Theft By Government|
February 19, 2009
Question: How does con man Bernie Madoff differ from the state of California?
Answer: Bernie's victims surrendered their life savings voluntarily
- in California, the victim's money was taken under threat of force by the state
As pundits, politicians and the media focus America's wrath on Bernie Madoff for
conning willing dupes out of over $50 billion bucks, the same scam carried
out by elected government officials in both Kansas and California goes virtually
California, home to 37 million people and a $1.8 trillion economy, recently informed
taxpayers that the state will be unable to issue taxpayers their tax refunds. An
IOU will take its place. Translation: Anyone who overpaid their 2008 taxes will not receive their money back
from the state until,
well, until the state figures out how to find more of other people's money to redistribute.
Hey, isn't that what Madoff is accused of?
Likewise, the taxpayers of Kansas are plumb out of luck, as political battles are
forcing the state to
withhold the refunding
of taxpayer's money."We are out of cash, in essence,"
state budget director Duane Goossen said last week.
If an individual fails to return investor's cash, its called fraud. If a private
business defaults on its obligations, it is forced into bankruptcy. If a government
entity runs out of cash, its called business as usual.
Business as usual also requires quick action to find and/or manufacture a scapegoat
to deflect blame and focus attention away from the problem.
Third world countries, decadent dictators and savvy politicians have long known
that a common enemy is a powerful and unifying tool, especially when it comes to
providing a scapegoat for their own failed policies. As long as Iran, Korea, Cuba,
etc. are able to focus the blame for their failure on a common enemy,
say the rich, decadent United States, they themselves remain immune from both the
blame and the consequences of their failed policies.
So it is with the the United States. In our case, the common enemy chosen to deflect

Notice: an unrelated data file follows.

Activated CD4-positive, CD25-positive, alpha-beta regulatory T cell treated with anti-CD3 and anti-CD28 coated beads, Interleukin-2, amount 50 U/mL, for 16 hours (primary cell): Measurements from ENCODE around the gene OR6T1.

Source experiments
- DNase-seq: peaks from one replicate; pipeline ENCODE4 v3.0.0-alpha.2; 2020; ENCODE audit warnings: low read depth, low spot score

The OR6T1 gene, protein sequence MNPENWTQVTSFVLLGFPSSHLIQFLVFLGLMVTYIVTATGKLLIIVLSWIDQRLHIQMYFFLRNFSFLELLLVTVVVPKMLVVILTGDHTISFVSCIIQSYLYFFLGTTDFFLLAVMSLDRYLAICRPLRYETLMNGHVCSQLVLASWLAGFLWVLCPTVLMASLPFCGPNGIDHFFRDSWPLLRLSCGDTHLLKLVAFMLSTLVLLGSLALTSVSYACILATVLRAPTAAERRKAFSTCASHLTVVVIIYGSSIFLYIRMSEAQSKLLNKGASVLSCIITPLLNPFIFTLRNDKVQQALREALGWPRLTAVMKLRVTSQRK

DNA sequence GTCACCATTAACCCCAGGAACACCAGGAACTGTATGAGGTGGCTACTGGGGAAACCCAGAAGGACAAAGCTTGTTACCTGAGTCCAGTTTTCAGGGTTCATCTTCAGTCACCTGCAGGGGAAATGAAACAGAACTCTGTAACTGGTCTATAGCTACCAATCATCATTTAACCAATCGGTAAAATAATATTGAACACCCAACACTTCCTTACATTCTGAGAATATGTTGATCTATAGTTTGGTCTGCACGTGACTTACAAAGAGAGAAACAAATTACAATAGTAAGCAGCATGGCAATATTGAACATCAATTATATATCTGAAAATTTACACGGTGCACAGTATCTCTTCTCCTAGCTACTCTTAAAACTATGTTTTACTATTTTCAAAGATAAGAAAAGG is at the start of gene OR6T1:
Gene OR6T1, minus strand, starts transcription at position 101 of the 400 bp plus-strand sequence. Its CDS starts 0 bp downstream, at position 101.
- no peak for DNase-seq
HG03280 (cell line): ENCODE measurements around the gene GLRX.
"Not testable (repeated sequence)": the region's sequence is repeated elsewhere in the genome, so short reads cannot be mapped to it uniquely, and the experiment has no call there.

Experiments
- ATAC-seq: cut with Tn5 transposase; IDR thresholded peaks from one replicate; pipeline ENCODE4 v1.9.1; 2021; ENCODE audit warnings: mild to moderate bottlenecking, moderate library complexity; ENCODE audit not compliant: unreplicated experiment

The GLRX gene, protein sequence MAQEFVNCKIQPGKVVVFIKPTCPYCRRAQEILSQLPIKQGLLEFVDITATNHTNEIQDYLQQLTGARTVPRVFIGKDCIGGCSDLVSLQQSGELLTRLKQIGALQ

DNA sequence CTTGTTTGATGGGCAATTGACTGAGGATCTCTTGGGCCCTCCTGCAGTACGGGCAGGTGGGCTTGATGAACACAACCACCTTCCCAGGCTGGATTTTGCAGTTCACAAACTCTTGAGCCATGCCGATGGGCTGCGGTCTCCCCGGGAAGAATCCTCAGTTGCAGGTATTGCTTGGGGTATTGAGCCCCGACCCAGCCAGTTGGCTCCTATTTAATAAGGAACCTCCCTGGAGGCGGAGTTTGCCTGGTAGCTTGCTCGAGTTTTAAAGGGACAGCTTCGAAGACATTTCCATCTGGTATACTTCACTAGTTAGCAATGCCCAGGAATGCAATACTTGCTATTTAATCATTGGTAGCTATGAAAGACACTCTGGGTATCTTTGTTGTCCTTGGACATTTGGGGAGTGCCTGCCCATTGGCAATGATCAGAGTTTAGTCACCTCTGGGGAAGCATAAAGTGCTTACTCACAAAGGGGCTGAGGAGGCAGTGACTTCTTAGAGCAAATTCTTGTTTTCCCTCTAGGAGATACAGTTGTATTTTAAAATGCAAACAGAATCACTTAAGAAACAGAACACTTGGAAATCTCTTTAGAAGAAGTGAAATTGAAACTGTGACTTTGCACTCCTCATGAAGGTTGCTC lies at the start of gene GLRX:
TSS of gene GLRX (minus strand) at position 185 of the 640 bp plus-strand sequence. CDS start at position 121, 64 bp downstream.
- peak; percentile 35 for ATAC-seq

blame and attention from failed policies and economic collapse is capitalism. 'It's
capitalism that's to blame', politicians claim. 'It's unfettered free markets',
the media echo. 'And, by the way, we'll fix it for you,' the Obama administration
promises, as they rush to make an example of Bernie Madoff.
In the supreme irony, capitalism is the very engine of wealth that allowed state
and federal government to spend virtually unlimited amounts of our money on whatever
pet projects they deemed necessary or politically profitable. Now that the money has been spent and the coffers
are bare, capitalism has been chosen as the 'common enemy' and assigned the blame
that rightfully belongs to profligate politicians and reality-challenged bureaucrats.
(And to be fair, the Americans who trusted them.)
As millions of Americans, myself included, are being forced to economize, cut back
and re-adjust priorities and expectations, our elected officials remain immune.
In California, despite a $42 billion deficit, the legislature continues to impose
costly regulations and mandates.
The federal government continues to approve trillions of our dollars to 'invest' and 'stimulate'
(code words for welfare and taxes) , while continuing to pass legislation that enables key democratic allies to gain power and legislation that actually imposes
costs of doing business on all Americans. But hey, the unions are ecstatic, the
trial lawyers are happy and the environmentalists are placated.
Its 'we the people' that pay the tab for government. Its capitalism and the free
market system that enables us to do so. Yet, so far, Americans seem willing to let
government kill the goose that lays the golden egg.
By demonizing and undermining
capitalism in favor of the totally discredited, tried and failed system of socialism, Americans are being forced to buy into yet another unrealistic version of utopia that common
sense and history tells us will fail, big time. And, once again,
we will be left to pay the very real costs of the decisions
being made daily by our elected officials.
Just as Ronald Reagan looked at the Soviet Union and plainly saw that their system
could not support itself and was bound to collapse, so too, do I look at the new
path America is on. I wonder how so many Americans have been fooled into not challenging,
and actually made complicit, in the assisted suicide of capitalism. And of
our great country.
Nancy Morgan is a columnist and news editor for
She lives in South Carolina
Article may be reprinted, with above attribution